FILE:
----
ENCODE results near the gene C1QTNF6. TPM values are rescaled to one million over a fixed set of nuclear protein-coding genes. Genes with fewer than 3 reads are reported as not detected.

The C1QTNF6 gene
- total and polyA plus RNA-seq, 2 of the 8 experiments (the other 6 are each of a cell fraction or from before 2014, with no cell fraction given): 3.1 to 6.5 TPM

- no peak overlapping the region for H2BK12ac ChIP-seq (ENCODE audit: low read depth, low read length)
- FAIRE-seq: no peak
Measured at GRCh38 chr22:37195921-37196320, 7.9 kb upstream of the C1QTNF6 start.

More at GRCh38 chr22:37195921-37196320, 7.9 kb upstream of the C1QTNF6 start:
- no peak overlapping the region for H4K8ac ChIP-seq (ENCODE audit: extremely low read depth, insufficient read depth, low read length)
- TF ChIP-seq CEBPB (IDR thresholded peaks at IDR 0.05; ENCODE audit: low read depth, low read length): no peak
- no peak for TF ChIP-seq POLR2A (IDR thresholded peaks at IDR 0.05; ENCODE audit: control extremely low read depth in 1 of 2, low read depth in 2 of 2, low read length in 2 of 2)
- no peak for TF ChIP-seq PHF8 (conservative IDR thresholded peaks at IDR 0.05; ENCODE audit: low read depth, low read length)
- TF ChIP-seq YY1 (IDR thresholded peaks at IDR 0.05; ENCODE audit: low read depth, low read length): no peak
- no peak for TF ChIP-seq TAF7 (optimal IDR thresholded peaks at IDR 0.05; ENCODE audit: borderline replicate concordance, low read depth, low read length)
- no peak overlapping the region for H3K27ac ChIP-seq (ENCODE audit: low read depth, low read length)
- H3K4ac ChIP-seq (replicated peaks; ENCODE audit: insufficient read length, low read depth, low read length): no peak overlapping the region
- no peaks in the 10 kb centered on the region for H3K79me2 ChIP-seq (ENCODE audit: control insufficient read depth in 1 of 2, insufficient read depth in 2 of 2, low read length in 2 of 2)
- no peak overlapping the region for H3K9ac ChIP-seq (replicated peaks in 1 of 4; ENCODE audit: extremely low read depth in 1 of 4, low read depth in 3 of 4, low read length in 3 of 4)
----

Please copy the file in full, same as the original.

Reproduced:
ENCODE results near the gene C1QTNF6. TPM values are rescaled to one million over a fixed set of nuclear protein-coding genes. Genes with fewer than 3 reads are reported as not detected.

The C1QTNF6 gene
- total and polyA plus RNA-seq, 2 of the 8 experiments (the other 6 are each of a cell fraction or from before 2014, with no cell fraction given): 3.1 to 6.5 TPM

- no peak overlapping the region for H2BK12ac ChIP-seq (ENCODE audit: low read depth, low read length)
- FAIRE-seq: no peak
Measured at GRCh38 chr22:37195921-37196320, 7.9 kb upstream of the C1QTNF6 start.

More at GRCh38 chr22:37195921-37196320, 7.9 kb upstream of the C1QTNF6 start:
- no peak overlapping the region for H4K8ac ChIP-seq (ENCODE audit: extremely low read depth, insufficient read depth, low read length)
- TF ChIP-seq CEBPB (IDR thresholded peaks at IDR 0.05; ENCODE audit: low read depth, low read length): no peak
- no peak for TF ChIP-seq POLR2A (IDR thresholded peaks at IDR 0.05; ENCODE audit: control extremely low read depth in 1 of 2, low read depth in 2 of 2, low read length in 2 of 2)
- no peak for TF ChIP-seq PHF8 (conservative IDR thresholded peaks at IDR 0.05; ENCODE audit: low read depth, low read length)
- TF ChIP-seq YY1 (IDR thresholded peaks at IDR 0.05; ENCODE audit: low read depth, low read length): no peak
- no peak for TF ChIP-seq TAF7 (optimal IDR thresholded peaks at IDR 0.05; ENCODE audit: borderline replicate concordance, low read depth, low read length)
- no peak overlapping the region for H3K27ac ChIP-seq (ENCODE audit: low read depth, low read length)
- H3K4ac ChIP-seq (replicated peaks; ENCODE audit: insufficient read length, low read depth, low read length): no peak overlapping the region
- no peaks in the 10 kb centered on the region for H3K79me2 ChIP-seq (ENCODE audit: control insufficient read depth in 1 of 2, insufficient read depth in 2 of 2, low read length in 2 of 2)
- no peak overlapping the region for H3K9ac ChIP-seq (replicated peaks in 1 of 4; ENCODE audit: extremely low read depth in 1 of 4, low read depth in 3 of 4, low read length in 3 of 4)